Date of Award


Degree Type


Degree Name

Doctor of Philosophy (PhD)

Graduate Group

Cell & Molecular Biology

First Advisor

Todd W. Ridky


Integrins play crucial roles in epithelial adhesion, proliferation, wound healing and cancer. In the epidermis, the roles of many integrin subunits are incompletely defined and mechanistic details regarding their functions are lacking. We performed a multiplexed shRNA screen to define roles for each subunit in human organotypic skin. This screen identified the integrin αv class of heterodimers as essential for generation of human skin tissue. We demonstrate that integrin αv loss drives a keratinocyte G1-S cell cycle checkpoint block. Surprisingly, αv integrins are not localized within keratinocyte focal adhesions and instead maintain proliferation by controlling c-myc translation through FAK, p38 and p90RSK signaling pathways. These phenotypes depend only on αv’s binding partners β5 and β6, but not β1 or β8. Utilizing inducible genetic depletion of integrin αv, or blocking antibodies targeting αv heterodimers, we show that αv integrins are required for de novo tissue generation, but dispensable for epidermal maintenance. In an in vivo human xenograft skin model, we use blocking antibodies to show that integrin αv is required for epidermal proliferation during wound healing, but is dispensable for normal epidermal homeostasis.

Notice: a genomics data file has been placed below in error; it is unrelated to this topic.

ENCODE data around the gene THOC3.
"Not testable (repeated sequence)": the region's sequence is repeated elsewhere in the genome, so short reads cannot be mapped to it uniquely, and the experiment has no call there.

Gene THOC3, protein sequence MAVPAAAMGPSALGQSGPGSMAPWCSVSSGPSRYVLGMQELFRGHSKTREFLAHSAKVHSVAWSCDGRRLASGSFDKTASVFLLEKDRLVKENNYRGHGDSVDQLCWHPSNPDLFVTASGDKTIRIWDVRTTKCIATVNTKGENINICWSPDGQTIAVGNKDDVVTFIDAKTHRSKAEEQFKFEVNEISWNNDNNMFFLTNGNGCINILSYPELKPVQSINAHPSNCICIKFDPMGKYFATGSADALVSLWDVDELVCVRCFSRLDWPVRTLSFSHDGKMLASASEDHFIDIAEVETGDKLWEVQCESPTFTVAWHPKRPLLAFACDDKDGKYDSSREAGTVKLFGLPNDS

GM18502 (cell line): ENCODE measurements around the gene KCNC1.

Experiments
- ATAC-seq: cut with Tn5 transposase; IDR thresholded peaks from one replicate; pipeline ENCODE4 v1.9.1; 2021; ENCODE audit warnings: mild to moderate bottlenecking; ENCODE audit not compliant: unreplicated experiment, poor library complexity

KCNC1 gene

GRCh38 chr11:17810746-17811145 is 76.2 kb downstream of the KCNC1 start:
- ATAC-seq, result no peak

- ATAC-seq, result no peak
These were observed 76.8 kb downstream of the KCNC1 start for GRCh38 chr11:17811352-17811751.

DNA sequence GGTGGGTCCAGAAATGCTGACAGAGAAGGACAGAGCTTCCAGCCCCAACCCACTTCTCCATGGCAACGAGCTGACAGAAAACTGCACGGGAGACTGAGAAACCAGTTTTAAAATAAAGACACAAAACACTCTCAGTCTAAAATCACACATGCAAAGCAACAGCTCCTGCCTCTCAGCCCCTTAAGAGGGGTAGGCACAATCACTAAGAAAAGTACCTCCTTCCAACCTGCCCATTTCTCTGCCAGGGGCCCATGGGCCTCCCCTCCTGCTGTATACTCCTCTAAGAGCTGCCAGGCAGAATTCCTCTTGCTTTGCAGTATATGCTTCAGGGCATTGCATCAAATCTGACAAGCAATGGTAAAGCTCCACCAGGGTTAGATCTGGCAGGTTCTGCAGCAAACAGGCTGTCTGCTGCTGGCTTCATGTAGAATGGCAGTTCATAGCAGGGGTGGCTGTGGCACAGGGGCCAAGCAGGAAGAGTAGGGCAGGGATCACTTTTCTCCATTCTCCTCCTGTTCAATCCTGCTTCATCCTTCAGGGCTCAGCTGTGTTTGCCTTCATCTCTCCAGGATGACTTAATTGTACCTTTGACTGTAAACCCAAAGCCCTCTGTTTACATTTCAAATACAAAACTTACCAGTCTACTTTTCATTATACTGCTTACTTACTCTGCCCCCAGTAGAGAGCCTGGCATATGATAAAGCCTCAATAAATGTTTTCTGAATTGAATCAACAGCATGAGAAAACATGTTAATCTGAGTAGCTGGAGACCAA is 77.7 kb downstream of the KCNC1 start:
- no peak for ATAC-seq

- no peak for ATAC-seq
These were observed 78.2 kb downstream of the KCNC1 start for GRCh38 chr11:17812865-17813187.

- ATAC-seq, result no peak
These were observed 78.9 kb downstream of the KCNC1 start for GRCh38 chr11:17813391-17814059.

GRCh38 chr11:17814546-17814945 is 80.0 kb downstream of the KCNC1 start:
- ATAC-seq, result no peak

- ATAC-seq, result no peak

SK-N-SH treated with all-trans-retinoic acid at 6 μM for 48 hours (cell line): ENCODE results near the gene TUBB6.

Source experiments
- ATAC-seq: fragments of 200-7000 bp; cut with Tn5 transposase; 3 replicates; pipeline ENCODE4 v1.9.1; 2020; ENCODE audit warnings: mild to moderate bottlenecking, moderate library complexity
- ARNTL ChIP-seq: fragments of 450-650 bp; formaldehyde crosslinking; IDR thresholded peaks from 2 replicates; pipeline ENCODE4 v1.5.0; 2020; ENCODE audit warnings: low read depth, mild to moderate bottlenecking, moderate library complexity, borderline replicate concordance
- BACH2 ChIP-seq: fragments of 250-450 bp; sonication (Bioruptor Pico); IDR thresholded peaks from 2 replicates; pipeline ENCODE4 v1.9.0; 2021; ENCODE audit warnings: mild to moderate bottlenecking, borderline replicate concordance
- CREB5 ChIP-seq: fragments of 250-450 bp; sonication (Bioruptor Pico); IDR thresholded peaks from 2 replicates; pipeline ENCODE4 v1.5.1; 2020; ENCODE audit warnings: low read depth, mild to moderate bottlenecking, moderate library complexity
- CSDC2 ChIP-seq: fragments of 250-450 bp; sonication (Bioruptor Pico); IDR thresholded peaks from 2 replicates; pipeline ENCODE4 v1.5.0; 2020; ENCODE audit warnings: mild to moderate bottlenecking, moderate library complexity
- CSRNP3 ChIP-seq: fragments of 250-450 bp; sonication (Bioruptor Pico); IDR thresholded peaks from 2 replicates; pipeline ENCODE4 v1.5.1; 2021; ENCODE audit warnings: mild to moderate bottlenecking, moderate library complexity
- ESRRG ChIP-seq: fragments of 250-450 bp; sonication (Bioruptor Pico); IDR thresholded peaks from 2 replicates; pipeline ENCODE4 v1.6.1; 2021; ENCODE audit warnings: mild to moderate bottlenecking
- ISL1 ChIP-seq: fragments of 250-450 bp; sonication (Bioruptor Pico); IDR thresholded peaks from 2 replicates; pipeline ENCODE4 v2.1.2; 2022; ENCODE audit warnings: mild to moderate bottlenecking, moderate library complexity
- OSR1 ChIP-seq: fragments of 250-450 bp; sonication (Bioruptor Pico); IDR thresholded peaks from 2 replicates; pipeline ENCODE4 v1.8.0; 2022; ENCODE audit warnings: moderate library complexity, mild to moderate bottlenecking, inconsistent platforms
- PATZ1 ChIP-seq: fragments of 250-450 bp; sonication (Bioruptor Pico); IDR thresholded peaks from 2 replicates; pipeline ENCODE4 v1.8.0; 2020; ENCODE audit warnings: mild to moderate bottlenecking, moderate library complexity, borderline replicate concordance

In organotypic human neoplasias driven by Cdk4 R24C and oncogenic H-Ras G12V, we show that integrin αv is necessary for neoplastic tissue thickness and invasion through the basement membrane. This is dependent on expression of both binding partners β5 and β6. Blocking antibodies targeting αv heterodimers reduce tumor burden and proliferation in an inducible, orthotopic xenograft cutaneous squamous cell carcinoma tumor model. In conclusion, we demonstrate, for the first time, essential roles for αv integrins in human cutaneous wound re-epithelialization and tumorigenesis. We further determine a novel focal adhesion-independent signaling mechanism for αv’s involvement in cell cycle progression.

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